The Paley Center for Media, which has locations in both New York and LA, dedicates itself to the preservation of television and radio history. Inside their vast archives of more than 150,000 television shows, commercials, and radio programs, there are thousands of important and funny programs waiting to be rediscovered by comedy nerds like you and me. Each week, this column will highlight a new gem waiting for you at the Paley Library to quietly laugh at. (Seriously, it’s a library, so keep it down.)
If you two characters named Liz, and one of them goes by the nickname "Pretty Liz," does that necessarily make the other one "Ugly Liz?" Last weekend at the Paley Center, as part of the New York Comedy Festival, Nick Kroll informed the audience that no, it does not. That character is just named "Liz." This was just one of the many illuminating behind-the-scenes pieces of info learned at "The Kroll Show" panel held on Saturday, November 9th, 2013, featuring star Nick Kroll, director Jonathan Krisel (Portlandia, Tim and Eric), producer John Levinstein (Arrested Development, The John Larroquette Show), and moderated by Seth Meyers.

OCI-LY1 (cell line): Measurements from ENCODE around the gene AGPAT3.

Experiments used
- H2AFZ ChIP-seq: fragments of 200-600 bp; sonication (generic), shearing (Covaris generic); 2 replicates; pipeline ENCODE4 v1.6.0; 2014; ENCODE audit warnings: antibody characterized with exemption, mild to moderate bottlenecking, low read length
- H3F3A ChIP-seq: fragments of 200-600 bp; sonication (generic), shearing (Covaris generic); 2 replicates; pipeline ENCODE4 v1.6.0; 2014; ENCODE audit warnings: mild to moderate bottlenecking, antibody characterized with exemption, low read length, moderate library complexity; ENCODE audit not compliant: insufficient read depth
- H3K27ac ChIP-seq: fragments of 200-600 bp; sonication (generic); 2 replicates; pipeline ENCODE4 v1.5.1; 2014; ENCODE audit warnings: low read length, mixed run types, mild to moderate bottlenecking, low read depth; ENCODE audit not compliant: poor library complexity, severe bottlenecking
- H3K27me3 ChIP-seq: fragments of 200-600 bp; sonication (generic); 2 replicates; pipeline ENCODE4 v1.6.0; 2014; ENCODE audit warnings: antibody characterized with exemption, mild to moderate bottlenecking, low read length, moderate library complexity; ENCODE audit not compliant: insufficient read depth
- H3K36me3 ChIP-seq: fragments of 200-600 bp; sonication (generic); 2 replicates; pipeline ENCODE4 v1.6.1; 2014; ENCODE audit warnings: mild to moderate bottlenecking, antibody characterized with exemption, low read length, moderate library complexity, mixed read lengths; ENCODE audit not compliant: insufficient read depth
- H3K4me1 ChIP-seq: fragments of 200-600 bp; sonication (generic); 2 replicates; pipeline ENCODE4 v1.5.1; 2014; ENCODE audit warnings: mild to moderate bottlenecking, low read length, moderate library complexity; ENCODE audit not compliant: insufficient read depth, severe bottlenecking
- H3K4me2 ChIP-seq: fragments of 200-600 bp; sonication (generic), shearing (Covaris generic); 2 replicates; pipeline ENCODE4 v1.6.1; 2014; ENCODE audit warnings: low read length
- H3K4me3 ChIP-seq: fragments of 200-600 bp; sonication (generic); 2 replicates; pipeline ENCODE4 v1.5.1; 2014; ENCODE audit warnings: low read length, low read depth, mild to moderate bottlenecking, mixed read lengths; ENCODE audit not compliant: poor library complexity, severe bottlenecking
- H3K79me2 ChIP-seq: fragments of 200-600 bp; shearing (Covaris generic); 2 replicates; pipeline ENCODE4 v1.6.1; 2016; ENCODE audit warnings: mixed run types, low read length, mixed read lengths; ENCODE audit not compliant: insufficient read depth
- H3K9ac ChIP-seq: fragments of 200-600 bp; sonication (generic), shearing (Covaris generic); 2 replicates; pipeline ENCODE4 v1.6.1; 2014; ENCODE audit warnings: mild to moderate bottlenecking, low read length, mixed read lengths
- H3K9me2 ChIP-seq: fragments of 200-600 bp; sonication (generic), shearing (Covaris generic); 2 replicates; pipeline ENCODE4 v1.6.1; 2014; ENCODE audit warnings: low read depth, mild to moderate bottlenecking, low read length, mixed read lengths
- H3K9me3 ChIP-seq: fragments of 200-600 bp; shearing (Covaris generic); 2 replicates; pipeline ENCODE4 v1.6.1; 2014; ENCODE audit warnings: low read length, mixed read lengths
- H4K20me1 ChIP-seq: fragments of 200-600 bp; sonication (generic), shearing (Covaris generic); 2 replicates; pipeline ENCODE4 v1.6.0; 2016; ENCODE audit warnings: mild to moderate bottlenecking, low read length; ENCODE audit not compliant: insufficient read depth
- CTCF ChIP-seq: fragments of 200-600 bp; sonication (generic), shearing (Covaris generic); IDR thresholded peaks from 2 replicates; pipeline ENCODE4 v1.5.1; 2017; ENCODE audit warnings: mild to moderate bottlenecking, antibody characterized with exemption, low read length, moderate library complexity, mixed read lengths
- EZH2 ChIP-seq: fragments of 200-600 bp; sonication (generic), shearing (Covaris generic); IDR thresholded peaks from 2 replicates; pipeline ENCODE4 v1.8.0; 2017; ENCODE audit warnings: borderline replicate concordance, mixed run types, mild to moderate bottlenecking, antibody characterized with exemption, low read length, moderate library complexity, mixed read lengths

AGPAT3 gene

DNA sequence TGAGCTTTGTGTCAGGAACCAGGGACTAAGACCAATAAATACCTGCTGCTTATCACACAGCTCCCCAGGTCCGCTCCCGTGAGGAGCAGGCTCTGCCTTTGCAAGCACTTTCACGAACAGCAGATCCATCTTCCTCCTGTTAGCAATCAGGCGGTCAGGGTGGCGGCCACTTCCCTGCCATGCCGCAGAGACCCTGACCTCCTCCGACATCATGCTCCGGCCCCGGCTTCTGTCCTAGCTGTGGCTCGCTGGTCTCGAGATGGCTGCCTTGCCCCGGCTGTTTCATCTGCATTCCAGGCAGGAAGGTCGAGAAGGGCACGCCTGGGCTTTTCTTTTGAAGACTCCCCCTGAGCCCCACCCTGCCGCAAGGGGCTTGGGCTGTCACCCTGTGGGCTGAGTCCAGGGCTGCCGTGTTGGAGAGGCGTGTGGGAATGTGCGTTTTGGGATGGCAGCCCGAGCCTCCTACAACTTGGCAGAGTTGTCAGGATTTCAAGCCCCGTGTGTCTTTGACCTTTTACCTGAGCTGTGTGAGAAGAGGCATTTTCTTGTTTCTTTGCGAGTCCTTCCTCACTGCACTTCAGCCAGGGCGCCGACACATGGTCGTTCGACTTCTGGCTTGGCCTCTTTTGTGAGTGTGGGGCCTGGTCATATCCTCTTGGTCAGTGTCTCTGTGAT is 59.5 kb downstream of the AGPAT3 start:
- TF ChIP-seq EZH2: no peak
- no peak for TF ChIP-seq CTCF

First the audience was shown the premiere episode of season 2 of Kroll Show, and without spoiling anything (I'll save that for later, but I'll warn you properly first), I can say that if you enjoyed the first season, you won't be disappointed with the next. The discussion began with a conversation about how the show started in the first place. Director Jonathan Krisel and Nick Kroll were set up on a meeting and despite the fact that Krisel was bleary-eyed from editing a segment for HBO's Funny or Die for the past 48 hours, he and Kroll still managed to click right away. Nick pitched the sketch that would become "Rich Dicks," and after hearing the title, Krisel cut him off: "Oh, I get it." "Well, it's-" "No, I get it." Along with Jon Daly, the short was made for the Internet, which turned into a Rich Dicks pilot for Comedy Central, which turned into Nick Kroll's comedy special "Thank You Very Cool," which finally became Kroll Show.